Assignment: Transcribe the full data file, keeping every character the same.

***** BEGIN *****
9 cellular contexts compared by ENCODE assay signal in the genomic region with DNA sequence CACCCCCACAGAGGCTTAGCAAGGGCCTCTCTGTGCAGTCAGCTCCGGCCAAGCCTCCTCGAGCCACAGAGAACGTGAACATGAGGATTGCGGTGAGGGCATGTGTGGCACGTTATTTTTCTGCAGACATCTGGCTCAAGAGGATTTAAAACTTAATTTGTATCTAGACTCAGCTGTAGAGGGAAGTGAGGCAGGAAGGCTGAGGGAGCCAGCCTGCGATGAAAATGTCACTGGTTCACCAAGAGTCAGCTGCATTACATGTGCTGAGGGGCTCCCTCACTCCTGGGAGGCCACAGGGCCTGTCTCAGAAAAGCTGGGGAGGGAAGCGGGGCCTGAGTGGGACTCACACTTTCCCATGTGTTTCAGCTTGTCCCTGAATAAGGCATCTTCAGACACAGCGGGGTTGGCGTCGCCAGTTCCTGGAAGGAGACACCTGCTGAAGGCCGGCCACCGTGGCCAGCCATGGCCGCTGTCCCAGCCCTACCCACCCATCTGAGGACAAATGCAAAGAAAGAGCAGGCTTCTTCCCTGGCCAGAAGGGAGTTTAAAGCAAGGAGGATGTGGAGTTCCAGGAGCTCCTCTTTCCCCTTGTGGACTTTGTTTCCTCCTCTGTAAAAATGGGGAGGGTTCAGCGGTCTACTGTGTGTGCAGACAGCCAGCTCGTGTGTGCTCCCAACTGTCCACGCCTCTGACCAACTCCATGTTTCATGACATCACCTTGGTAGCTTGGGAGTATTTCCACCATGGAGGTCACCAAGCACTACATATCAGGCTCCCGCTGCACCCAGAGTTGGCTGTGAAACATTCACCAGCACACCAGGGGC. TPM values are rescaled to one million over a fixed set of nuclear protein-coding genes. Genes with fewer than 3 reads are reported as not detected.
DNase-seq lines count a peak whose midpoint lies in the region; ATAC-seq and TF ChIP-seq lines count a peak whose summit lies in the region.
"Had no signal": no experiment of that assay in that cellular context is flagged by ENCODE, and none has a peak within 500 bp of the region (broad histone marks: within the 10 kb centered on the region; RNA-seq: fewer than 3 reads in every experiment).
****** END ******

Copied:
9 cellular contexts compared by ENCODE assay signal in the genomic region with DNA sequence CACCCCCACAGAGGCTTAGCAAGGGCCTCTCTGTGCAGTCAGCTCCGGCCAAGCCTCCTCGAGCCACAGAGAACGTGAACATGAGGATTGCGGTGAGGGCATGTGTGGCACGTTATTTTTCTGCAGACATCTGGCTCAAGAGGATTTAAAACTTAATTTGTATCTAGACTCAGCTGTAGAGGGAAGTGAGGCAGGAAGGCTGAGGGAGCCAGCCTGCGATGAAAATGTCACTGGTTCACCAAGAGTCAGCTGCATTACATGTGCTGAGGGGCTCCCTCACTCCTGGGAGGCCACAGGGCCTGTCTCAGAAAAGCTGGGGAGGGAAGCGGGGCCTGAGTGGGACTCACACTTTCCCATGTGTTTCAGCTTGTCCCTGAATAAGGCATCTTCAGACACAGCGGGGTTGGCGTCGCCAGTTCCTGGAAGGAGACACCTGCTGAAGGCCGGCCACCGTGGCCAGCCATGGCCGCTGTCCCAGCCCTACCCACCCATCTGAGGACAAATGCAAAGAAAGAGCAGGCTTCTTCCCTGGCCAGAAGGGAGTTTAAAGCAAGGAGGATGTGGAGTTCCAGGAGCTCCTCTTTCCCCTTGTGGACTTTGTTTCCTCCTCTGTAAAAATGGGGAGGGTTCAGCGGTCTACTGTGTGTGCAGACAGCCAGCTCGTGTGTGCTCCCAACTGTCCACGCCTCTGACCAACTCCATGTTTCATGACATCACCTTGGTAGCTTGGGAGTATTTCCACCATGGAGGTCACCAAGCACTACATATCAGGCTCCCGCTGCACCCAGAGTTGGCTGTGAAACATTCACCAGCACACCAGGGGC. TPM values are rescaled to one million over a fixed set of nuclear protein-coding genes. Genes with fewer than 3 reads are reported as not detected.
DNase-seq lines count a peak whose midpoint lies in the region; ATAC-seq and TF ChIP-seq lines count a peak whose summit lies in the region.
"Had no signal": no experiment of that assay in that cellular context is flagged by ENCODE, and none has a peak within 500 bp of the region (broad histone marks: within the 10 kb centered on the region; RNA-seq: fewer than 3 reads in every experiment).